Friday, September 21, 2012

Foul Justice - Robert Latimer to promote "mercy killing" at Oxford University.

Inclusive Humanity is an excellent source of news opinion and issues related to disability. A few days ago, Inclusive Humanity published the following article under the title: Foul Justice. Link to the Inclusive Humanity website.
Foul Justice: Something Rotten in the State of Our Criminal Justice System
Something has happened in the universe. There has been some kind of upending between right and wrong and while I normally really like to play in the grey between black and white, there is something sinister and covert about a recent turn of events that I want you all to be aware of.
According to the Globe and Mail, Robert Latimer has been granted special dispensation from the Parole Board of Canada allowing him to travel outside of Canada -skirting the the normal limits Canada’s parole guidelines.
Moreover he has been granted this privilege in order to be a guest panelist at an Oxford University event in England debating the merits of “mercy killing” and end of life ethics.
Tracy Latimer
So essentially here is how this plays out. This man who admitted to murdering hid daughter Tracy because of the pain widely assumed she was experiencing due most significantly to the fact Tracy was living with Cerebral Palsy, has been granted the right to travel to a foreign country to sit on a panel as an “expert” by the very legal system in Canada that deemed his actions illegal and punishable by conviction and imprisonment. The very criminal justice system that convicted him is now allowing him to travel to one of the most prestigious universities in the world to “make the case” for mercy killing of the disabled.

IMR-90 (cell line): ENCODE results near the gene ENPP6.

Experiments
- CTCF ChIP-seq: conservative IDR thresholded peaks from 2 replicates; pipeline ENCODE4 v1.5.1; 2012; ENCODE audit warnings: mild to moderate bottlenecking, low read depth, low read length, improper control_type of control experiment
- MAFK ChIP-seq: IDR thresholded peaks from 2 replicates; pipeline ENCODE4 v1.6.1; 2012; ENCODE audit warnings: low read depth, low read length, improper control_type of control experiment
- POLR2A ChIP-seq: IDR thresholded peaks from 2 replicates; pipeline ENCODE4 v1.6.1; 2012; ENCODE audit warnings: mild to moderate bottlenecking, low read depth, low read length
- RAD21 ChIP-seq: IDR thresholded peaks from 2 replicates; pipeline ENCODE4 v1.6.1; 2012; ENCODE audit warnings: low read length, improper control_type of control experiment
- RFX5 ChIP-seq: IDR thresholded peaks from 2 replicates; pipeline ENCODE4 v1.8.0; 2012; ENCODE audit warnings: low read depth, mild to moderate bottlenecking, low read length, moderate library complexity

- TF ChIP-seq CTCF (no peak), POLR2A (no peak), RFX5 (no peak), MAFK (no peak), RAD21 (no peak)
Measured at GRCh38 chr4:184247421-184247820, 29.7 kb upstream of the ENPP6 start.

Have I missed anything? Unfortunately not.
Approximately a year ago I was invited to prepare a brief and present it to the Inter-Parliamentary Committee on End of Life and Compassionate Care in this country. I was honored to be asked to speak specifically to the concerns of citizens with disabilities and their families about the dangerous paradigm of being vulnerable in a medical scarcity paradigm, in which time and time again, it has been proven that many in community see the ending of life as the only appropriate response to disability.
I guess Canada’s parole board didn’t read the committee’s report. Oh wait, that’s right, the report finally published failed to include the “disability perspective” in it’s narrative. It is rumoured to be published at a “latter date”.
I figure they better hurry up… soon it will be to late for all of us.

No comments: